Old Wives' Tales
Radio & TV
Toxin du jour
Claim: Teens across the U.S.A. are amusing themselves by throwing lit gasoline-soaked rags into cars halted at stop lights.
Example: [Collected on the Internet, 2000]
Variations: Versions circulating in 2004 added a header indicating that the warning was an "Important Message from Allstate Insurance Company
Origins: Obviously we don't think our world frightening enough because someone out there keeps inventing a stream of wild tales about non-existent lurking dangers. This time around it's heartless gangs of fun-loving teenagers who are out to get us (which is a refreshing change from what's come to be scarelore's usual spectre of evil, street
Horribly spelled warnings about homicidal teens playing "spunkball" began turning up on the Internet in February 2000 (and, since no good hoax is allowed to go to waste when there are new netizens yet to be japed, the phony Spunkball warning was dusted off and recirculated in March 2002). There's nothing to the alert, however — no stories have appeared in the press to support the claim that even one such incident has occurred, let alone that there's a nationwide epidemic underway. Likewise, there are no reports of any spunkball-related deaths. Consider yourself safe from such a menace and feel free to leave your car windows down at red lights.
In February 2002, new life was breathed into the then two-year-old baseless scare when its text appeared over the signature line of "Bea Maggio, FCLS, Allstate Insurance Co." This small improvement added the layer of credibility needed to make this warning far more plausible in the eyes of many. Now it appeared the warning had been vetted by a powerful insurance agency, which was now disseminating the information in an effort to alert motorists who were at risk.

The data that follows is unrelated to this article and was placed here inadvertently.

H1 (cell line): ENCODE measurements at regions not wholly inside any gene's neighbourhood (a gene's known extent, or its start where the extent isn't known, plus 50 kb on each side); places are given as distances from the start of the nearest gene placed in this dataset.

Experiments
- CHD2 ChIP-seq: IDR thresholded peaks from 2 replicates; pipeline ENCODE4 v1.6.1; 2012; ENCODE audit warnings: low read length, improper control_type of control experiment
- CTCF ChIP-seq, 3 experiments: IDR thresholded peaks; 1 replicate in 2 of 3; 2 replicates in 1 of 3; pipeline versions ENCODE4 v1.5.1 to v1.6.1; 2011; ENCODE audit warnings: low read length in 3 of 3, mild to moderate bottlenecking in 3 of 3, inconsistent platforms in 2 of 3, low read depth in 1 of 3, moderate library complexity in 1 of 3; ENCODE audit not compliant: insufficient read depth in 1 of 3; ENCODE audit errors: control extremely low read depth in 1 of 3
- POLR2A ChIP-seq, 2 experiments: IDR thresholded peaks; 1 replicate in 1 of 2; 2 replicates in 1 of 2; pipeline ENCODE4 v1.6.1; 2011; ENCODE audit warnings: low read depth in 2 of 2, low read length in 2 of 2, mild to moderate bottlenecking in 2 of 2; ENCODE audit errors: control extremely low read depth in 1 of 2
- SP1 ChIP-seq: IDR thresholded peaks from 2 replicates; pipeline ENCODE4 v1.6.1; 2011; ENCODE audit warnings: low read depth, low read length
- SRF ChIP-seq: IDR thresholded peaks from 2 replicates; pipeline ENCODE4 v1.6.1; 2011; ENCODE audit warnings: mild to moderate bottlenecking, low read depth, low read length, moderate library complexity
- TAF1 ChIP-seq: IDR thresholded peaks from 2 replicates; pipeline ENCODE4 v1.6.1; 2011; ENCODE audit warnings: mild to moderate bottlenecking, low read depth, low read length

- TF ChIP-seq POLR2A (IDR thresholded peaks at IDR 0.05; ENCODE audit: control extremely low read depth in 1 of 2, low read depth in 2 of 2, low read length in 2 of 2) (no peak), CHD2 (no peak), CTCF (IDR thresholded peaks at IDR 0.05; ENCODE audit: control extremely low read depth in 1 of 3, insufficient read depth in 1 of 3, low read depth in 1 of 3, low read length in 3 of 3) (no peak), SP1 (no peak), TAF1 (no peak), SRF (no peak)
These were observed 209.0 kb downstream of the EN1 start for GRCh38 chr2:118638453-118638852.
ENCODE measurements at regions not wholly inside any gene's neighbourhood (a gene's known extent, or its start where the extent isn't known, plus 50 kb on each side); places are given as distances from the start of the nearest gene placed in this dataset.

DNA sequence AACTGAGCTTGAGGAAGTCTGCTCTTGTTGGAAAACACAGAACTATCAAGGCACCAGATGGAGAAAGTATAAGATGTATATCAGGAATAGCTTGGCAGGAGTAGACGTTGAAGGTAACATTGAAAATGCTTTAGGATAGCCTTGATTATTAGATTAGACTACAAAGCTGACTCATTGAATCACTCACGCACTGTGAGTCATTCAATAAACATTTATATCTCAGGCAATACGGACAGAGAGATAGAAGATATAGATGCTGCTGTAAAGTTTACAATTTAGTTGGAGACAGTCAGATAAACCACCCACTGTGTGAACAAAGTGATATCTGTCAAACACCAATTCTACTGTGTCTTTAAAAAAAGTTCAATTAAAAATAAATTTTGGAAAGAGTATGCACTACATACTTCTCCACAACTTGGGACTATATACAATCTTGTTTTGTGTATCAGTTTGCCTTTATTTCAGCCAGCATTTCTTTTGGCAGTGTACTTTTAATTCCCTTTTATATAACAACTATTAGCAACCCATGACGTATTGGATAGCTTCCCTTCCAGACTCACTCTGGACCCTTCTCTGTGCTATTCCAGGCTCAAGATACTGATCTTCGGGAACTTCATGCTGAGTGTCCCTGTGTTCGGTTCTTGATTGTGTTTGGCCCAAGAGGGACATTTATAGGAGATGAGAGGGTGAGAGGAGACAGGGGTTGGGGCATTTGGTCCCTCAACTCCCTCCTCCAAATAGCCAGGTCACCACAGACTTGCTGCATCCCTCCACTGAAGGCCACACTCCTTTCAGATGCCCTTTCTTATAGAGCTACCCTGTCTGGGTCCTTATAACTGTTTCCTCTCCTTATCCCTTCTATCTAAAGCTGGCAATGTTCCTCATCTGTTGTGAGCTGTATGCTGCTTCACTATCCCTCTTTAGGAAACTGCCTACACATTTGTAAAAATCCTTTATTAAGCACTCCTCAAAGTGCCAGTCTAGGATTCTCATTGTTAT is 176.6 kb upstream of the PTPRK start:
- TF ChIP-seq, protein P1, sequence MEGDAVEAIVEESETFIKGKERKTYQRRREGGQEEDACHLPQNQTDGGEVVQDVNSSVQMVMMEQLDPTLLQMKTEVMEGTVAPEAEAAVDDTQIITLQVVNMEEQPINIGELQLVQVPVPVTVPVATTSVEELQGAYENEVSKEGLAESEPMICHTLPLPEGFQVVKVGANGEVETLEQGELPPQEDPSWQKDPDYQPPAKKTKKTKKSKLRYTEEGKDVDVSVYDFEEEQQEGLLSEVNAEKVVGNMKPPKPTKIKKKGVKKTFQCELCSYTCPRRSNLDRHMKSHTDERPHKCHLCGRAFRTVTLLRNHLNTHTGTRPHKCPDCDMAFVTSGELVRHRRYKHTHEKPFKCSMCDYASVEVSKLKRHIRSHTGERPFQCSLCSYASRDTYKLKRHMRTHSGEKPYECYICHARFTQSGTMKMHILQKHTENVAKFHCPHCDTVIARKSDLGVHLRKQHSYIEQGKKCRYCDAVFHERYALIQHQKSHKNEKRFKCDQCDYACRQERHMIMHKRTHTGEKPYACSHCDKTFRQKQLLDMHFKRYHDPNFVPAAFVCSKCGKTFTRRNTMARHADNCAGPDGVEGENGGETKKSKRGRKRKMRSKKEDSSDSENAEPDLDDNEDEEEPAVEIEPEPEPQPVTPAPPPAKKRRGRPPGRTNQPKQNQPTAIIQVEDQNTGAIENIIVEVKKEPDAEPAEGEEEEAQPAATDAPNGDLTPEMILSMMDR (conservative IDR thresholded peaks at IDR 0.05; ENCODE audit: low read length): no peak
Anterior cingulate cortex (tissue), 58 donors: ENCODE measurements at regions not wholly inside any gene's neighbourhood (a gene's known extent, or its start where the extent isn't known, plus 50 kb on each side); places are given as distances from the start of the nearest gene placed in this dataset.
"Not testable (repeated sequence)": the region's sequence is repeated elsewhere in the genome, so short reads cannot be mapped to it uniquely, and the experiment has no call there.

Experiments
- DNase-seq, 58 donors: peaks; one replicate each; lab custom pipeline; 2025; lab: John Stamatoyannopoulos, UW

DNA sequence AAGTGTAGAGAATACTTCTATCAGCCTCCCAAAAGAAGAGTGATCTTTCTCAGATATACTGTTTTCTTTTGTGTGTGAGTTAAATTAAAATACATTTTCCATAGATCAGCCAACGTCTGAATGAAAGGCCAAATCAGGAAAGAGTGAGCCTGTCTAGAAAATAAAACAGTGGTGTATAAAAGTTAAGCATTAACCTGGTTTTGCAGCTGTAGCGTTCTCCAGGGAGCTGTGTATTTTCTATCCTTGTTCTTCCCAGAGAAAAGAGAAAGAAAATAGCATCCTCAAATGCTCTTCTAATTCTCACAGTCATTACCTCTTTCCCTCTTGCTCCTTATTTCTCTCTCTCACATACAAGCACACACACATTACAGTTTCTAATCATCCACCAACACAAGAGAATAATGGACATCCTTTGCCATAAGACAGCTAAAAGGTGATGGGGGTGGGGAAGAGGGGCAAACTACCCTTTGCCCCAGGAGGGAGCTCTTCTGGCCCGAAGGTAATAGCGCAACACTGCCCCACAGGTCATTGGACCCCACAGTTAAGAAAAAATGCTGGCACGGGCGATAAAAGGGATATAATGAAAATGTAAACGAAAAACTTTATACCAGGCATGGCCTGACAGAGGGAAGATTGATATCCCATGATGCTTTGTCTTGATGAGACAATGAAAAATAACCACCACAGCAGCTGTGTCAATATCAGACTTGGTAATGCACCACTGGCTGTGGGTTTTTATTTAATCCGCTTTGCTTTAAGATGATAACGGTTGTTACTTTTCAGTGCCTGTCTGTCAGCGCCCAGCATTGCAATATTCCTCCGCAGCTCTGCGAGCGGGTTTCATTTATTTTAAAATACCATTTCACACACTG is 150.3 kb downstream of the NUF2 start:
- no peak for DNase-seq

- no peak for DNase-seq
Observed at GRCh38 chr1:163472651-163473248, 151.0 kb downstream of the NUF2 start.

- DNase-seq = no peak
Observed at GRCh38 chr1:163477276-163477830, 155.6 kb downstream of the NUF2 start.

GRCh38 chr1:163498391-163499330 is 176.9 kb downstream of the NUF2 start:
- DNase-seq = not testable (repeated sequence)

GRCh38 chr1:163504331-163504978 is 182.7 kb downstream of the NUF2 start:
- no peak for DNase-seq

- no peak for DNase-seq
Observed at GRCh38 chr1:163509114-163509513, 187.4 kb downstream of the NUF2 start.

Bea Maggio hadn't been acting in an official capacity on behalf of Allstate — she's merely done what so many are prone to do, which was unthinkingly forward to others an
Okay, so spunkball is not real — does this mean bored teens in search of amusing pastimes are incapable of that level of mindless violence and lack of concern for human life? Not at all, as a news story out of Darmstadt, Germany, so vividly illustrates. Three American teenage boys were arrested for hurling large stones (some of them weighing
The teens (age 14, 17, and 18) will be tried in German courts on charges of murder and attempted murder. A fourth (15) was arrested but later released once it became clear he'd left the bridge before the rock hurling began. If convicted under Germany's juvenile justice laws, the teens could be sentenced to a maximum of
With real stories like that, who needs fake ones?
Barbara "rock group" Mikkelson
Last updated: 13 September 2006
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